Landmark ruling against unethical dog breeding in Norway
Extreme breeding has become a major animal welfare concern, especially with the surge in popularity of brachycephalic (flat-faced) dogs and other companion animals showing extreme features.
Selecting for specific physical traits (e.g. flat nose, round skull, skin folds, droopy eyes) and unrestrained inbreeding has led to hereditary disorders impacting both the physical and mental health of the animals.
In Norway, Section 25 of the Animal Welfare Act (2009) clearly states that “breeding shall encourage characteristics resulting in robust animals that function well and avail of good health”. It goes on to specify that breeding cannot happen if offspring will likely have natural behaviour affected or if it could lead to ethical issues.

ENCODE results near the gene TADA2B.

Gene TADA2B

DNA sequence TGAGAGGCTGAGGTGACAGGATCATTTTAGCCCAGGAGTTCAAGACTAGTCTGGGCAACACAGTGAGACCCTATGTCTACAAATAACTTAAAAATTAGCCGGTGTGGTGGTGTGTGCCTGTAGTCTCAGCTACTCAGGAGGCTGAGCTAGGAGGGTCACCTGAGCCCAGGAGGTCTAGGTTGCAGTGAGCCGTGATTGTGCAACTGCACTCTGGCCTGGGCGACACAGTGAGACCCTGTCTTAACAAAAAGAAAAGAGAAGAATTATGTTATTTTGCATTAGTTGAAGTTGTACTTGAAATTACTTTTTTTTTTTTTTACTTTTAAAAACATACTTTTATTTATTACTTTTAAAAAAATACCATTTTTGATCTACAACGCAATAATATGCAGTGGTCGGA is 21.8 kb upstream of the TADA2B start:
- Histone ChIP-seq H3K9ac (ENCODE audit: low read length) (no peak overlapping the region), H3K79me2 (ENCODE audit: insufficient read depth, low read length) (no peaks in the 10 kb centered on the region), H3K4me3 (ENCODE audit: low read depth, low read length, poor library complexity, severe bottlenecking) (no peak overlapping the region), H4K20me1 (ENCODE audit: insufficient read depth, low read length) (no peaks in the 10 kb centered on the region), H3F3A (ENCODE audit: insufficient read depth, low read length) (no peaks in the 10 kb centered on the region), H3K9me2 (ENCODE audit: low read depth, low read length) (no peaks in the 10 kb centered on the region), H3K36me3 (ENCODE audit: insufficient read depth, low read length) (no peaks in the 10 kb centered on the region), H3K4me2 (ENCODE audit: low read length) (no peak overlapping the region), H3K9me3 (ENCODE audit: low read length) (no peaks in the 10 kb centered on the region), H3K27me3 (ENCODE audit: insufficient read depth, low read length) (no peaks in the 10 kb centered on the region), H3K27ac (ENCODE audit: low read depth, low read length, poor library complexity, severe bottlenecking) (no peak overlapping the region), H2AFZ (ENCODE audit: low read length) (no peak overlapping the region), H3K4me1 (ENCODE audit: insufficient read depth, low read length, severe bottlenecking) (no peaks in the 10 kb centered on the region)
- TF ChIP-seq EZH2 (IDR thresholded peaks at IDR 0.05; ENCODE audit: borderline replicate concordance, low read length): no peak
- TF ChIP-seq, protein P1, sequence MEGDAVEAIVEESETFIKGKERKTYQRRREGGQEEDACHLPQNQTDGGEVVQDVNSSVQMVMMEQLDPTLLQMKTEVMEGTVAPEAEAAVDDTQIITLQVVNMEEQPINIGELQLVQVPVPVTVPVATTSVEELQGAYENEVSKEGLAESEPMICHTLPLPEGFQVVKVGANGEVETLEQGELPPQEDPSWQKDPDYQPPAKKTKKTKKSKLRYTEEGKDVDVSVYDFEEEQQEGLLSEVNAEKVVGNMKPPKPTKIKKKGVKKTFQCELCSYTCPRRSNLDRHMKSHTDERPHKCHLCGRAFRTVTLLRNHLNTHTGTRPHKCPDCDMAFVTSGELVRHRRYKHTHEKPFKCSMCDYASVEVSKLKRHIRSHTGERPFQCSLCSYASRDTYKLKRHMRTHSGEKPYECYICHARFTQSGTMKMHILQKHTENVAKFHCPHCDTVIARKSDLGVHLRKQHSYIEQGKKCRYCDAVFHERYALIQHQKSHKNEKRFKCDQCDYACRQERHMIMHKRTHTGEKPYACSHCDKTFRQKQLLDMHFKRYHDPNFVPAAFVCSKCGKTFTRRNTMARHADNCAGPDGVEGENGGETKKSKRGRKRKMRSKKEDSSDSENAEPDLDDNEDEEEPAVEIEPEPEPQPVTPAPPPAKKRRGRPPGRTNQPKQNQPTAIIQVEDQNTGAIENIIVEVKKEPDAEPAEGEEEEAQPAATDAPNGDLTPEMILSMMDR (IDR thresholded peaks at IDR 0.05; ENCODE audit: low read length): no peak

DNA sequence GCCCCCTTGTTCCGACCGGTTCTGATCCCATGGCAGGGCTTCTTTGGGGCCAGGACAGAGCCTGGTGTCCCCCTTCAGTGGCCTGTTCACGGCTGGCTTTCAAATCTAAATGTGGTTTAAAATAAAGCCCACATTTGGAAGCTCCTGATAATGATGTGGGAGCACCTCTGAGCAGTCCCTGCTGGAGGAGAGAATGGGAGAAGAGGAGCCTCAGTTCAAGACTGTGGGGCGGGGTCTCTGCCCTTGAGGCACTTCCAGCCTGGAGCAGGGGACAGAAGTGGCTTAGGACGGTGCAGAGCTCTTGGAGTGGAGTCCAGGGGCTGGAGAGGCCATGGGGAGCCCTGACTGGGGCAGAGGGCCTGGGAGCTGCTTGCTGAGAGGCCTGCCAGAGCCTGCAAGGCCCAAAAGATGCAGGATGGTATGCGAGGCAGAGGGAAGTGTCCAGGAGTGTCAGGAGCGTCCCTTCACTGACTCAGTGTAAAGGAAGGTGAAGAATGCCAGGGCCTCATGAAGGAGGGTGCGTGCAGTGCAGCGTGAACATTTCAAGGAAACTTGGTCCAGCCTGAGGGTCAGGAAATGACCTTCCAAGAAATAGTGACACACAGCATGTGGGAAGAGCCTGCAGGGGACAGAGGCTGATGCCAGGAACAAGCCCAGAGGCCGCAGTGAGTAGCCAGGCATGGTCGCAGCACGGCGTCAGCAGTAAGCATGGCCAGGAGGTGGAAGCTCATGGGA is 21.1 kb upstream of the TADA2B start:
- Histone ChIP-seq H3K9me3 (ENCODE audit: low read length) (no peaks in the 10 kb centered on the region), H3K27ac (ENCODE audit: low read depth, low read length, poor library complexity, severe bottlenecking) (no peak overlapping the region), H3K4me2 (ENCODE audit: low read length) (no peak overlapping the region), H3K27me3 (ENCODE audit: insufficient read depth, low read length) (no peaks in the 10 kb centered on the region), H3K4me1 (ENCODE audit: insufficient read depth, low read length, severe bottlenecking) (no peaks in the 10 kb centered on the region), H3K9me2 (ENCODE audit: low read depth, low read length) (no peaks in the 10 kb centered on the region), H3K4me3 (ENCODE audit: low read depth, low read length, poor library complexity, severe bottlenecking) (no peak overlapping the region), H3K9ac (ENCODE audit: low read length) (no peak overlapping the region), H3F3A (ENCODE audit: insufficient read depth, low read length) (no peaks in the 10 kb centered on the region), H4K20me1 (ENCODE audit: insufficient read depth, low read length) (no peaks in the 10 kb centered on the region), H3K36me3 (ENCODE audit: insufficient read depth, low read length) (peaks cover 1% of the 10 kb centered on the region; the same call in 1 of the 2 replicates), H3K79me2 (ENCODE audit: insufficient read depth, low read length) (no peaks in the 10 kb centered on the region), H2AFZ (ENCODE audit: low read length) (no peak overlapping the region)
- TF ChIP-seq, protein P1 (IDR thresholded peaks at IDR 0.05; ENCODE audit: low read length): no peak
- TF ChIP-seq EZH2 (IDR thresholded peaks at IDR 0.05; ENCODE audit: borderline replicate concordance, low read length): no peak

The Norwegian Society for the Protection of Animals sued the Kennel Club of Norway, the Cavalier King Charles Spaniel Club and the English Bulldog Club, along with six individual breeders, claiming that the breeding of these specific breeds contravenes Section 25.
The case was first brought to the Oslo District Court, then to the Oslo Court of Appeal and finally to the Supreme Court who concluded in an indisputable way that further breeding of the Cavalier King Charles Spaniel with the current genetic material is in violation of the Animal Welfare Act.
Extreme breeding is a cause of unnecessary and widespread physical and mental suffering in dogs and many other animals. Norway’s verdict on unethical breeding will have major ripple effects in Europe. Eurogroup for Animals will continue working for EU-wide legislation stating that unethical breeding causing discomfort, pain and/or disease is illegal.